Lots of Twitter buzz this weekend over an apparent deal between Steve Jobs, whose Apple products are the obsession with blue staters everywhere, and the Prince of Cable Darkness, Rupert Murdoch, whose Fox “News” dominates the cable news ratings, and the nightmares of liberals. Could it be true? Turns out, the answer is “aye…”
And it also turns out it’s not new. First, the new bit, from Gizmodo, which also scores the graphic of the day:
Rupert Murdoch thinks that the iPad is the beginning of the future of media. Steve Jobs agrees. That’s why—according to WWD’s sources—News Corp. is releasing an iPad-only newspaper called The Daily. Created with Apple’s help, says the Guardian:
According to reports, there will be no “print edition” or “web edition”; the central innovation, developed with assistance from Apple engineers, will be to dispatch the publication automatically to an iPad or any of the growing number of similar devices.
Also per Gizmodo:
Murdoch’s minions have been working on this tablet-only newspaper for a long time, putting one of his stars at the helm of the new venture: Jesse Angelo, the managing editor of the New York Post. Angelo has been handpicking top editors and writers to create The Daily which, according to sources close to the project, will be a “tabloid sensibility with a broadsheet intelligence.”
The new product would operate on a subscription model, similar to iTunes. But the real news is where Murdoch is getting his editors, which signals just what slant the “news” content of the new product might be:
With a staff of more than 100 and a cast of editors from the New York Post, the Atlantic, the Sun, ABC News and the New Yorker, it’s set to go live in early 2011 according to WWD and within the next 10 days according to the Guardian.
And by the way, it’s not just die-hard Apple fans of the liberal persuasion who are not persuaded that this isn’t entirely evil:
“There’s something all wrong with this,” says Michael Wolff, editorial director of the Adweek group and author of The Man Who Owns the News: Inside the Secret World of Rupert Murdoch.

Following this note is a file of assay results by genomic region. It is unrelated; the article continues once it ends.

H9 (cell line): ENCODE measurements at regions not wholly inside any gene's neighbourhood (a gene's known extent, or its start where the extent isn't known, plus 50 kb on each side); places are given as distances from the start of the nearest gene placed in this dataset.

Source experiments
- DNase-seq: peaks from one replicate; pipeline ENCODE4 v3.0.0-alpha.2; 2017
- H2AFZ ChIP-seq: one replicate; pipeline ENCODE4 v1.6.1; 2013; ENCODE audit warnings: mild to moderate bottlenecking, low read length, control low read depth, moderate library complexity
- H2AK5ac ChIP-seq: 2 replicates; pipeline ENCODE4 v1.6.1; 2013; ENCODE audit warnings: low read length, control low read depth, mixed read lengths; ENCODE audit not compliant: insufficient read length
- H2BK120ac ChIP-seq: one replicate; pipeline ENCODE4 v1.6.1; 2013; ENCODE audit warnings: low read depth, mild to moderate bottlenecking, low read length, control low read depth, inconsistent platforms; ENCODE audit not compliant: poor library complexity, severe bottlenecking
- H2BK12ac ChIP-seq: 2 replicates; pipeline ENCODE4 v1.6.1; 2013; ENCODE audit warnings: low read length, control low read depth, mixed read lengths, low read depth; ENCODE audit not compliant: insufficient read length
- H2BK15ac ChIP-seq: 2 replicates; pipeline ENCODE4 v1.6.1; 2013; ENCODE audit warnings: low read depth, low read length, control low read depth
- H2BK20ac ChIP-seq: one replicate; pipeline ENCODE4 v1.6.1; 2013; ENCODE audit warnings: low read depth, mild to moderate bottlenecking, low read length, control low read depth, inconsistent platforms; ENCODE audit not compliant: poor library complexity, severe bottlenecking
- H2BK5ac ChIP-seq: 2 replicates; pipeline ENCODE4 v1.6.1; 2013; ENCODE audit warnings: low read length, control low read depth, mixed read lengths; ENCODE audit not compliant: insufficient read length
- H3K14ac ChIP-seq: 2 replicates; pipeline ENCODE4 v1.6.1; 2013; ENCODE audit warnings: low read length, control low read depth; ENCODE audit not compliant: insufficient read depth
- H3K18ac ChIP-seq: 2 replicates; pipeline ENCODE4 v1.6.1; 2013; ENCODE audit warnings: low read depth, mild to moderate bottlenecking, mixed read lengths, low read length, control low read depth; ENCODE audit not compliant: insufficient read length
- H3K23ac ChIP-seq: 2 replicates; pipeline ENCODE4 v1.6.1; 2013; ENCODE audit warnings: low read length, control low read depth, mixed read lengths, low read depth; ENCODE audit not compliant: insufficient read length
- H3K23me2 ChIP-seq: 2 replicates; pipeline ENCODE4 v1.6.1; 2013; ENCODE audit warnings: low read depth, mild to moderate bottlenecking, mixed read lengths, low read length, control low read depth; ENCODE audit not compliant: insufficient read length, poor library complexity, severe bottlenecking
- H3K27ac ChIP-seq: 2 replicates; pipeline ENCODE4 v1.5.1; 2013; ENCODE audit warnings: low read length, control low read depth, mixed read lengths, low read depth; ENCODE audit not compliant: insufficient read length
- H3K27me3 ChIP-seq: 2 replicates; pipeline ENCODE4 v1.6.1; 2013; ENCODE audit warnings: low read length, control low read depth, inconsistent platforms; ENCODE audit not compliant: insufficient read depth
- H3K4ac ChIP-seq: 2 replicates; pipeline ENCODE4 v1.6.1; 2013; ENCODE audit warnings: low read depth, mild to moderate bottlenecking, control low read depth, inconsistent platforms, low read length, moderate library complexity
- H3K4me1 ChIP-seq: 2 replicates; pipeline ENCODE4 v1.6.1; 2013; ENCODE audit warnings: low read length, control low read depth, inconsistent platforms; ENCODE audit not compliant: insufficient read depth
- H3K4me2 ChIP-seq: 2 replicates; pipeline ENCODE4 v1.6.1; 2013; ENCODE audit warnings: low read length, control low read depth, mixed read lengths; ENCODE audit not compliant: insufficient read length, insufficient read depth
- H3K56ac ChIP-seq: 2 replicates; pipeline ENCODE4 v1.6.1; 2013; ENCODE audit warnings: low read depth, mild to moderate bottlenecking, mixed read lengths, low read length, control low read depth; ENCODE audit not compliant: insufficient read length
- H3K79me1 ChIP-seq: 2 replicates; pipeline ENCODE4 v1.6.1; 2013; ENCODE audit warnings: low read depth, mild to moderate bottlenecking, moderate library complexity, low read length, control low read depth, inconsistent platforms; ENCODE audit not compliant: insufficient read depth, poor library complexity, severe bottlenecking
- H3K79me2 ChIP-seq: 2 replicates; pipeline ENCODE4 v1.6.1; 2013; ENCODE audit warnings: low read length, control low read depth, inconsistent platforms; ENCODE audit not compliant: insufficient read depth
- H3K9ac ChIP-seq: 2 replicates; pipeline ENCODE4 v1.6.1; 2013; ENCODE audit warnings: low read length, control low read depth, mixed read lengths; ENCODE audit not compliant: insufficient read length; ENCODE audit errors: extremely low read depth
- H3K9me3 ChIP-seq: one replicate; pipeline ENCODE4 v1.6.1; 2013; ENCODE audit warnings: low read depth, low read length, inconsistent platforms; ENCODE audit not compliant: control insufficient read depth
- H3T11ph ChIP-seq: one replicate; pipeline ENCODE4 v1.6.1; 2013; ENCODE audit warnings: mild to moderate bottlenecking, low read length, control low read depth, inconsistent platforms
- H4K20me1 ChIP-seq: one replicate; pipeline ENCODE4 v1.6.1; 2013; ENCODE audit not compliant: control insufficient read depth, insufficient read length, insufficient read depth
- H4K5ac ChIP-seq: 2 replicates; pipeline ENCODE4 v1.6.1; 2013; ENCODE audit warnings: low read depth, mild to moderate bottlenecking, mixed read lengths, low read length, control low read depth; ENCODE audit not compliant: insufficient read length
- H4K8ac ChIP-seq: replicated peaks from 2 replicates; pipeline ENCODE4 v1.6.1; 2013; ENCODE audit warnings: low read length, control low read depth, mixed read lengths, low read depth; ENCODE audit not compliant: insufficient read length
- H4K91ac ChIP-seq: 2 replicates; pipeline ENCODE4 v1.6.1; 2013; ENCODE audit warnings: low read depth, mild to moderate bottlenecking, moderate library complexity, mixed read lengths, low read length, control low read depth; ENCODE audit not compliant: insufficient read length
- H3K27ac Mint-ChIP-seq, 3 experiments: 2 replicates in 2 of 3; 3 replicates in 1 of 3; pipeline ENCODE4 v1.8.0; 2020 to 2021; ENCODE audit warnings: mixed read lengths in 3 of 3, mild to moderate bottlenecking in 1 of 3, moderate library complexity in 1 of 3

“Murdoch has no feel for, knowledge of, or interest in technology, and has staffed his new effort to deal with it with a lot of like-minded newsroom technophobes,” says Wolff, who for the record is no fan of Steve Jobs either.
“What’s more, there’s no evidence Rupert even knows how to make a newspaper that will appeal to Americans — he either makes working-class tabloid papers, a form that died in the U.S. in the 1960s, or a kind of bland utility sheet (i.e., the Times in the UK, which arguably the Wall Street Journal is on its way to becoming) that makes Gannett look sexy.
“Also, Jobs and Murdoch have long held a predictable antipathy toward each other,” he adds. “Jobs’ entire life and oeuvre is contrary to the Murdoch view and style. Murdoch, in my presence, has described Jobs as a ‘loon.’
Loon or no loon, this isn’t the first time Steve Jobs and Rupert Murdoch have orbited the earth together. This summer, this story quietly scampered across the blogosphere without making barely a squeak:
News from industry insiders show Apple in an increasingly isolated place with its plan, with Disney (on which Apple CEO Steve Jobs sits on the board) ready to roll withh 99-cent show rentals. All the other networks aren’t convinced at the plans, leaving just one global multimedia firm in position as kingmaker for the iTunes initiative.
Apple CEO Steve Jobs is dealing with overtures by mighty media magnate, Rupert Murdoch, in whose hands the fate of the plan could sit.
“For several weeks Hollywood has been wrangling over Apple’s push to offer rentals of TV show episodes for 99 cents. Many in the entertainment industry fear that the low price could break the economic model that supports the high cost of producing TV shows,” Chicago Tribune explains.
NBC Universal, CBS and Time Warner are opposing Apple’s 99-cent TV show rental plan. Walt Disney is saying yes leaving News Corp. in pivotal position.
Internally at the Murdoch-owned company execs are divided, the report says citing insider sources. Broadcast pros are concerned the deals could eat into DVD sales and a la carte downloads.
Total sales of digital TV program downloads, of which Apple accounts for roughly two-thirds, will reach $395 million this year, according to Screen Digest.
Murdoch however is prepared to join in Apple’s six month price trial because he hopes to parlay his assent into other positive moves for other arms of his media empire, specicially newspapers on iPads.
Murdoch believes the iPad will be the saviour of print media. …
At issue was whether download sales would ultimately kill DVDs (they will) and whether joining with Apple/iTunes would simply accelerate the death of discs. It seems that as early as this summer, Murdoch was thinking ahead, and joining forces with the “loon.”
As one smart Twitterer put it: Apple’s fans will soon discover that Apple is not a “liberal” company, Apple is a corporation. And in corporate parlance, today’s devil is tomorrow’s business partner.
Also in tech: is Facebook wrecking the web?